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THOUGH environmental groups, religious authorities and even socio-civic organizations had long been lobbying with her to intervene in the Biak na Bato controversy, De la Cruz says she chose to stay in the background mainly because "I knew that once I got involved, politics would enter the picture." The issue of mining in Biak na Bato, after all, involved the DENR, which was responsible for monitoring and regulating activities
within the national park.
That is, until the eight picnickers drowned, when De la Cruz said she saw first-hand the tragic consequences of the denudation related to the quarrying going on.
Declared a national park by President Manuel L. Quezon in 1937, Biak na Bato remained in relatively pristine state until 1981 when Dr. Lourdes Pascual was issued a prospecting permit by the DENR inside the park. Pascual later transferred her rights to Rosemoor, which began quarrying within its approximately 330,000-hectare portion of the mineral reserve, created by a proclamation issued by the Corazon Aquino administration. Later, smaller mining firms were granted permits to also conduct operations within the mineral reserve.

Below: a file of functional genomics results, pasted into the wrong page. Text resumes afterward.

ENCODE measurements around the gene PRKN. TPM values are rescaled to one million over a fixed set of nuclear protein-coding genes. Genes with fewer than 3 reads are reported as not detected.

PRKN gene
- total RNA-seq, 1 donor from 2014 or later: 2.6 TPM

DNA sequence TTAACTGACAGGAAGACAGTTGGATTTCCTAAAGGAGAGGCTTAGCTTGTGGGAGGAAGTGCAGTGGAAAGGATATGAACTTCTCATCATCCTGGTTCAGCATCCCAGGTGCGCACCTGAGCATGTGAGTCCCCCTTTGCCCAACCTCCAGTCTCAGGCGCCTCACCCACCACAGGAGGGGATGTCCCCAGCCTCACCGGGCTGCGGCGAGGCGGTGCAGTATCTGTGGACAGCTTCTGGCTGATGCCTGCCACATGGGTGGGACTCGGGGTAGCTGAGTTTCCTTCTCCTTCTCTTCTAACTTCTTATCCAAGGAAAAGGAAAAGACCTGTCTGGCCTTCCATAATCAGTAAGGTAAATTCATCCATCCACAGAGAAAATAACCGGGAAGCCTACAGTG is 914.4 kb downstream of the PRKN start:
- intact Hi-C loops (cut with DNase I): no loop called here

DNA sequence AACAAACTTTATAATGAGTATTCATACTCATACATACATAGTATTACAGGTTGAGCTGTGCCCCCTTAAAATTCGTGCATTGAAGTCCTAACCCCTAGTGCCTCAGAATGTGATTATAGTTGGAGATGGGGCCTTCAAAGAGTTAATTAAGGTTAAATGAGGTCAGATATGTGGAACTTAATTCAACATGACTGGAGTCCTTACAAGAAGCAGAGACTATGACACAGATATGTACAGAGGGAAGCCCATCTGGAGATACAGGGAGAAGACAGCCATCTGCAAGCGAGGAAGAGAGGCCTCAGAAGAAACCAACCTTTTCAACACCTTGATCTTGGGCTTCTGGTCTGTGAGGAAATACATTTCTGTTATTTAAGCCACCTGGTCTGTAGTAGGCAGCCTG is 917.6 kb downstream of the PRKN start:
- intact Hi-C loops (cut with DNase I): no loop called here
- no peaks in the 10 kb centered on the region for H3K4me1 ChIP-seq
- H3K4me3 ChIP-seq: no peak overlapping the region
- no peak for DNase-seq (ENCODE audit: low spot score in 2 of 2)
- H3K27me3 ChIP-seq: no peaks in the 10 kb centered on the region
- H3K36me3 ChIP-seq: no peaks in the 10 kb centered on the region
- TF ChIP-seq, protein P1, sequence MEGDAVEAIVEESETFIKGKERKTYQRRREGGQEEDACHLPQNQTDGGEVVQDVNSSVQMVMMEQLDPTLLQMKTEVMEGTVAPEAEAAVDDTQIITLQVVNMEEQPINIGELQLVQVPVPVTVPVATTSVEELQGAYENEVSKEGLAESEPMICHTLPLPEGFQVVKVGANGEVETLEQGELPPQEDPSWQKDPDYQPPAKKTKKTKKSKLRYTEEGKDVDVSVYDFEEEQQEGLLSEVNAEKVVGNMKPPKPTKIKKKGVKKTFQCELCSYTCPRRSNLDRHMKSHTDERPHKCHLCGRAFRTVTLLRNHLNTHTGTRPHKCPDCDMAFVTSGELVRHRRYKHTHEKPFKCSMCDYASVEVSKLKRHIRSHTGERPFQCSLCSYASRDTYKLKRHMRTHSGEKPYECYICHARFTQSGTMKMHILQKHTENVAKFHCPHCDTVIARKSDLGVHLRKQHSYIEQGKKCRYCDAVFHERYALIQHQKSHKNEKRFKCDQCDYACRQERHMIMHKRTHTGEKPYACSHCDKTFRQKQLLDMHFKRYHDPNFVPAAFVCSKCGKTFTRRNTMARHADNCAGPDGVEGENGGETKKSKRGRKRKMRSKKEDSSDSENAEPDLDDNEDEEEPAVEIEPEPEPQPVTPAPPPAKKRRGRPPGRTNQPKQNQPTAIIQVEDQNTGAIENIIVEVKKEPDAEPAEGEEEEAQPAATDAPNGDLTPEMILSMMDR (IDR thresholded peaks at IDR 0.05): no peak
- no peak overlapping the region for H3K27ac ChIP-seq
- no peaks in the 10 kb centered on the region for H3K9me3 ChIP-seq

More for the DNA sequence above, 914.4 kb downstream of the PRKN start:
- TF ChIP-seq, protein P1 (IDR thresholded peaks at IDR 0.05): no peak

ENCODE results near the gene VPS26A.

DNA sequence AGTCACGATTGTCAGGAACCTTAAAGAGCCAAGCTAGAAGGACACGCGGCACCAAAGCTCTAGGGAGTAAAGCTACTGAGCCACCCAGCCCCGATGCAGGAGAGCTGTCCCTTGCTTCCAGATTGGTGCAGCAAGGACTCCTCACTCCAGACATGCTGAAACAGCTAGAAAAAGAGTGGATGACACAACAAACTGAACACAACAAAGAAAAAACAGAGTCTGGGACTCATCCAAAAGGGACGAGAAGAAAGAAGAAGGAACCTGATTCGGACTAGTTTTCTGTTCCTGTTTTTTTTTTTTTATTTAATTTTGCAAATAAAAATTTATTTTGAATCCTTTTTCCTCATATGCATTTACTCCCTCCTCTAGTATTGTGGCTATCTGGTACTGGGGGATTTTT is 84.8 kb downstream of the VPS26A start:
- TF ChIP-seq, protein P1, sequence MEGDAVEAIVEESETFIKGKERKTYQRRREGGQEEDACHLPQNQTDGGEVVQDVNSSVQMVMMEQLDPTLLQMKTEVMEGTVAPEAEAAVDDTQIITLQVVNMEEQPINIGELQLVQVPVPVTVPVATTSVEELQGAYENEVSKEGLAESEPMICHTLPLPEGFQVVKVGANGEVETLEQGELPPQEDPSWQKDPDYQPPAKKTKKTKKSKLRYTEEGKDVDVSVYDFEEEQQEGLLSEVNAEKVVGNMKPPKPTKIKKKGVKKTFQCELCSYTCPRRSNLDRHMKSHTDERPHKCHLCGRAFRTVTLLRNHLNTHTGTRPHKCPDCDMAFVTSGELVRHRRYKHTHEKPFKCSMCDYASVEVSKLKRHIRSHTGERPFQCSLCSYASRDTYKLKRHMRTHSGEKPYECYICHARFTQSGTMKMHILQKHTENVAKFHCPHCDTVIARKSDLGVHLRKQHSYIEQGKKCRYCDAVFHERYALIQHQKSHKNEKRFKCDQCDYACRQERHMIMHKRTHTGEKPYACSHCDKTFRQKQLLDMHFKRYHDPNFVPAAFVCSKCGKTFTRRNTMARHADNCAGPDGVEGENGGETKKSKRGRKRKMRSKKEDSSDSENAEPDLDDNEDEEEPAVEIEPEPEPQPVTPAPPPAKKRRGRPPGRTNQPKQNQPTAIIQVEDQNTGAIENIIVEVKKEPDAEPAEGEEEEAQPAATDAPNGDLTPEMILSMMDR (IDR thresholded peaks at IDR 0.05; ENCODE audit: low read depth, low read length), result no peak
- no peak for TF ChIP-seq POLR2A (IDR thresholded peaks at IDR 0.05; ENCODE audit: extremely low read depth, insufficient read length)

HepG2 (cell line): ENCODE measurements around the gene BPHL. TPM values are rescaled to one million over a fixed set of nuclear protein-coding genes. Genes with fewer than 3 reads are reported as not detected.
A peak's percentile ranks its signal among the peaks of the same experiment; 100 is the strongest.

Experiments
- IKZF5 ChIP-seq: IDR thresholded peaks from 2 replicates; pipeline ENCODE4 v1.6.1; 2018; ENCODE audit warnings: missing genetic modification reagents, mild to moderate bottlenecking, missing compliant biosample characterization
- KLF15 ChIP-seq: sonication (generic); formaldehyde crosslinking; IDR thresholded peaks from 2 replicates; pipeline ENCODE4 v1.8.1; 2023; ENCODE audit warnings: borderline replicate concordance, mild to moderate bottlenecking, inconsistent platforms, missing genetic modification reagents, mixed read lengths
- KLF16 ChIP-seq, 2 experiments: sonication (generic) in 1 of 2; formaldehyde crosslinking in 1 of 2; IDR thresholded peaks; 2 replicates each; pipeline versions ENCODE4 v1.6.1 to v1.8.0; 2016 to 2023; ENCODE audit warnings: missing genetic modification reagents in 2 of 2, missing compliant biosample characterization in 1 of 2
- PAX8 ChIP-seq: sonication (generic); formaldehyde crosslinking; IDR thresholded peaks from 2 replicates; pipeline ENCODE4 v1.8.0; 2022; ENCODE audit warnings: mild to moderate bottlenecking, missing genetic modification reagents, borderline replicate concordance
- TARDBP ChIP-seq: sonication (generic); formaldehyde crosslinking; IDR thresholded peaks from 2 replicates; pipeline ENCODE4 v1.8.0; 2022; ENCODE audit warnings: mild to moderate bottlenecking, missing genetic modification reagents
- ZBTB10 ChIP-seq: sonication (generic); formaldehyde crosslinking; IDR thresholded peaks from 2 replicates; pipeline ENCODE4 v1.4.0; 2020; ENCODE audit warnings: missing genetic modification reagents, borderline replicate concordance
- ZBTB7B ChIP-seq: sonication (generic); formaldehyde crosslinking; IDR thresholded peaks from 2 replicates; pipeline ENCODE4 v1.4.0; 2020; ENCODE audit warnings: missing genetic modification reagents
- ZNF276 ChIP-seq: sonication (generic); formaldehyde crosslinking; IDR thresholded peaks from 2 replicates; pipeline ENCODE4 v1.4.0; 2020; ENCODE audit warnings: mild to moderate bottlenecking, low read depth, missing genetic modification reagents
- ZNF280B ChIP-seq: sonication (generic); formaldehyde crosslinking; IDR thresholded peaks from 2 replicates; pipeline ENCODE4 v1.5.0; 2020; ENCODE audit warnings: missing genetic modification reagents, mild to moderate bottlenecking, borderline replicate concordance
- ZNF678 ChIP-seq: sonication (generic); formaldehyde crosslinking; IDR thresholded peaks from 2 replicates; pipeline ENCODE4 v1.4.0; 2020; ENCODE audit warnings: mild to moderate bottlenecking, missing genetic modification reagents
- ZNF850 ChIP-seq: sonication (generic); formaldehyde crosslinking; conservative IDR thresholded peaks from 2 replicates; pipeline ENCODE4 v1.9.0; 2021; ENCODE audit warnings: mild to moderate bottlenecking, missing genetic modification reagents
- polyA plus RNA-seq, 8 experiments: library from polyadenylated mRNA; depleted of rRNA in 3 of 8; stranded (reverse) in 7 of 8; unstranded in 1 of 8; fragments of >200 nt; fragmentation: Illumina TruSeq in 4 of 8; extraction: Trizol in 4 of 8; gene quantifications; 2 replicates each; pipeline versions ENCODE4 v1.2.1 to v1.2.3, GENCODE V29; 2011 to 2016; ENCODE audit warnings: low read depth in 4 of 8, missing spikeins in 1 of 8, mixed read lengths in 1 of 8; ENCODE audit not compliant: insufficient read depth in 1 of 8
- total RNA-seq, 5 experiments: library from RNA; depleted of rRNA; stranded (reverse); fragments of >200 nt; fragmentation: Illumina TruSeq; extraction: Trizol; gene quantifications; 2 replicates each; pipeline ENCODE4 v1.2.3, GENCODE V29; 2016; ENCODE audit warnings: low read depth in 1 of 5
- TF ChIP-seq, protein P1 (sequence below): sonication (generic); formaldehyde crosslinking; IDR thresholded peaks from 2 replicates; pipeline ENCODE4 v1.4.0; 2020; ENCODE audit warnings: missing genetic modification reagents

Residents and environmentalists are raising alarms about the quarrying going on in Biak na Bato because of the impact of the blastings on the caves, soil layer and underground water sources in the area. Datinguinoo cites the experience of Sitio Cogonan, a small community that used to get its water directly off the north face of Mt. Mabio, where Rosemoor is quarrying. By 1998, the residents had to buy their water by the barrel
because the springs had dried up, due to the blastings that caused the collapse of natural water reservoirs. De la Cruz says she fears for the fate of watershed systems in her province because once they are irreparably damaged, "Metro Manila will also lose its water and power supply."
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ONE would think that the logical step to take would be for both the national and local governments to join hands and enforce the necessary laws to limit, if not totally eliminate, the sources of environmental risk in Biak na Bato. But what has happened in Bulacan since 2004 has been exactly the opposite, with the provincial government finding itself at loggerheads with the DENR.
That year, after declaring Biak na Bato a "No Mining Area," and after learning that the Supreme Court had upheld the cancellation of Rosemoor's quarry license (in 1987), the provincial government sought clarification with the DENR regarding Rosemoor's status, particularly its application for a "Mineral Production Sharing Agreement" and an "Ore Transport Permit."
What resulted was a flurry of letter-writing, paper tracking, public hearings and a media war that has since blurred the issues in Biak na Bato and has ushered in precisely what the governor feared: the entry of politics into an environmental issue.